Currently, there are a variety of NCAs and nuclear non-proliferation conditions within NCAs vary according to both supplier and non-supplier states’ nuclear non-proliferation policies. Table 2 shows comparisons of requirements under NCAs between Japan and major nuclear supplier states.
According to Table 2, following maximum common key factors of NCAs can be found for the purpose of ensuring non-proliferation:
Safeguards: If recipients are non-weapon states, supplier states require from them an application of IAEA comprehensive safeguards to their nuclear activities, as an obligation under the Treaty on the Non-Proliferation of Nuclear Weapon (NPT).
Re-transfer: Supplier states’ prior consent is required for re-transfer of supplied material and fissile material (plutonium) produced through utilization of such supplies to authorized persons beyond the territorial jurisdiction of recipient states.
Enrichment and reprocessing (ENR): Major uranium producers of Canada, Australia, and the US require prior consent for uranium enrichment over 20% and reprocessing. [The same provision was stipulated in previous revision of the NSG Guidelines (Paragraph 7, INFCIRC/254/Rev.9/Part 1)] .
Storage of plutonium, uranium-233, and HEU: Canada and the US require prior consent for the storage of plutonium, uranium-233, and HEU.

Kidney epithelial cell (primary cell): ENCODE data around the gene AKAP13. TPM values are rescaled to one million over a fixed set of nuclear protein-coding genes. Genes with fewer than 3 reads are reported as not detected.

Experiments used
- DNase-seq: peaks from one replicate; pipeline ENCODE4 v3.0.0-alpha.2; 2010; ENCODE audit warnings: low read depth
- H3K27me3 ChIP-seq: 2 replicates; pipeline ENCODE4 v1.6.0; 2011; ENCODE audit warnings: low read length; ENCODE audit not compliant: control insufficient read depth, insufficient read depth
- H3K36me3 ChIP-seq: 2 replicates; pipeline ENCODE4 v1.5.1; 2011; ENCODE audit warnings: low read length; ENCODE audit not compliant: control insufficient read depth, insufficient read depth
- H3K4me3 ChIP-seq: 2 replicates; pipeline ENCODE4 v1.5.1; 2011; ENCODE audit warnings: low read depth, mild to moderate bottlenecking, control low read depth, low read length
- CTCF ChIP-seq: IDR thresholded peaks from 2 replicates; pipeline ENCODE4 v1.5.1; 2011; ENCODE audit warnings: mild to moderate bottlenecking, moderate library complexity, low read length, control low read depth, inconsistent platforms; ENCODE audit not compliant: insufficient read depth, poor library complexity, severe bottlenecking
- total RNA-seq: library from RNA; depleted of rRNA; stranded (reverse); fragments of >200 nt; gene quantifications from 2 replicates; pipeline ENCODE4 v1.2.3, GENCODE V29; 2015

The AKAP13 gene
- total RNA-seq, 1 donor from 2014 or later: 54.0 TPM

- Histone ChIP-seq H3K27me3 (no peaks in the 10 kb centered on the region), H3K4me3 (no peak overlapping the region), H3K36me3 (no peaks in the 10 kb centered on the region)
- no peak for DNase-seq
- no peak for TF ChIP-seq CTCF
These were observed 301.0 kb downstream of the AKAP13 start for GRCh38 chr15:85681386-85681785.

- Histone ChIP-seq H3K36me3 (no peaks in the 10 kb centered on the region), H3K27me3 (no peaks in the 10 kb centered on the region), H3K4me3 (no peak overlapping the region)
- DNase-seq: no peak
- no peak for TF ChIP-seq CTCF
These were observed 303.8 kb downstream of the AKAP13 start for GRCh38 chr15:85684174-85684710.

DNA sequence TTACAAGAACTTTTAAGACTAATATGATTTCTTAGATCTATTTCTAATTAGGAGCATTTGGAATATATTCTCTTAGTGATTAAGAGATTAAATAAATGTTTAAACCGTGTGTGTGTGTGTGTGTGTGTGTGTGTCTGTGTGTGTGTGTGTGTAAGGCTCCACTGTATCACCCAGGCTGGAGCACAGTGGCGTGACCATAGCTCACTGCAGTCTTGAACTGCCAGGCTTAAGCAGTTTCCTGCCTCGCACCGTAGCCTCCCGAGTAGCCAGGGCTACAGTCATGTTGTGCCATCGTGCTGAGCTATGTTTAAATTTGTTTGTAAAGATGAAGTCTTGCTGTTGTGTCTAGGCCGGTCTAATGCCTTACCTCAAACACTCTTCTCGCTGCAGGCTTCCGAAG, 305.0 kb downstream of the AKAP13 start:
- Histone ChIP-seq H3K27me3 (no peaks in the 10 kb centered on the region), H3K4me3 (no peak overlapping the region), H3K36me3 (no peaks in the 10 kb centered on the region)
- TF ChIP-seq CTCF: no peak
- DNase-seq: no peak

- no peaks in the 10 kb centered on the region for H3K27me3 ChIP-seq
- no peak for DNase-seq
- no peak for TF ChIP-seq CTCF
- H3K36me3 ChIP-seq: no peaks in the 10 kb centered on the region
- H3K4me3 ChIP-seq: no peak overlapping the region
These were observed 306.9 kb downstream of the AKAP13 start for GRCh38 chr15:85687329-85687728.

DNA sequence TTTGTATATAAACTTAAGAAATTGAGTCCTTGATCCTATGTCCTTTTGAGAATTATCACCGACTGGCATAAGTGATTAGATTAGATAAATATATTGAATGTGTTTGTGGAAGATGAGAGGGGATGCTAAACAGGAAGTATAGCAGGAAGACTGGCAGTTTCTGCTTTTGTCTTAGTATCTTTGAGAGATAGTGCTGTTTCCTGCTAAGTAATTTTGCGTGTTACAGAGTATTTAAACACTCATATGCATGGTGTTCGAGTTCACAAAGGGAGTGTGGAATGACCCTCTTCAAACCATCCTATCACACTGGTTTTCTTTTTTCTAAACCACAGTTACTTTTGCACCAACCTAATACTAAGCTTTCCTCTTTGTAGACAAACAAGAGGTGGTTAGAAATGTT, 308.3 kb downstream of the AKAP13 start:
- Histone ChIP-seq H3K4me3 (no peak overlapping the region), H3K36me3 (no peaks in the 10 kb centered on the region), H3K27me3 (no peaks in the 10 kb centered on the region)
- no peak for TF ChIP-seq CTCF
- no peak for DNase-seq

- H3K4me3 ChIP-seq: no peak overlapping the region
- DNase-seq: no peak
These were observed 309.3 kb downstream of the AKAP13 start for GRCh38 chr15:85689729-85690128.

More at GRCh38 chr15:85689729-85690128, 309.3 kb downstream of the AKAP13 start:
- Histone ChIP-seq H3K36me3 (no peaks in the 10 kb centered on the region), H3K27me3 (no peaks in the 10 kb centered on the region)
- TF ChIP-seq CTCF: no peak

Physical protection: Every NCA requires that nuclear material supplied, or special fissile material (plutonium), produced under the NCAs satisfy a certain level of physical protection. Such a level is incorporated into either Convention on Physical Protection of Nuclear Material (CPPNM, INFCIRC/274) or the NSG Guidelines (INFCIRC/254). In addition, the US and Canada recommend non-supplier states to satisfy IAEA’s Nuclear Security Recommendation on Physical Protection of Nuclear Material and Nuclear Facilities (INFCIRC/225).
As also shown in Table 2, among major nuclear suppliers, the US stipulates the most stringent non-proliferation conditions. Together with the fact the US has supplied nuclear material to various states under NCAs since the “Atoms for Peace” address in 1957, how to construct MNA, which enables to satisfy the US’s nuclear non-proliferation conditions and obtain prior consent, especially for ENR is a key to ensure smooth supplies within MNAs.
|Table 2. Comparison of requirements under NCAs between Japan and major nuclear supplier states.|
|USA ||Canada ||Australia ||Russia ||UK ||France |
|Safeguards||IAEA comprehensive Safeguards||IAEA comprehensive Safeguards||IAEA comprehensive Safeguards||IAEA comprehensive Safeguards||IAEA comprehensive Safeguards||IAEA comprehensive Safeguards|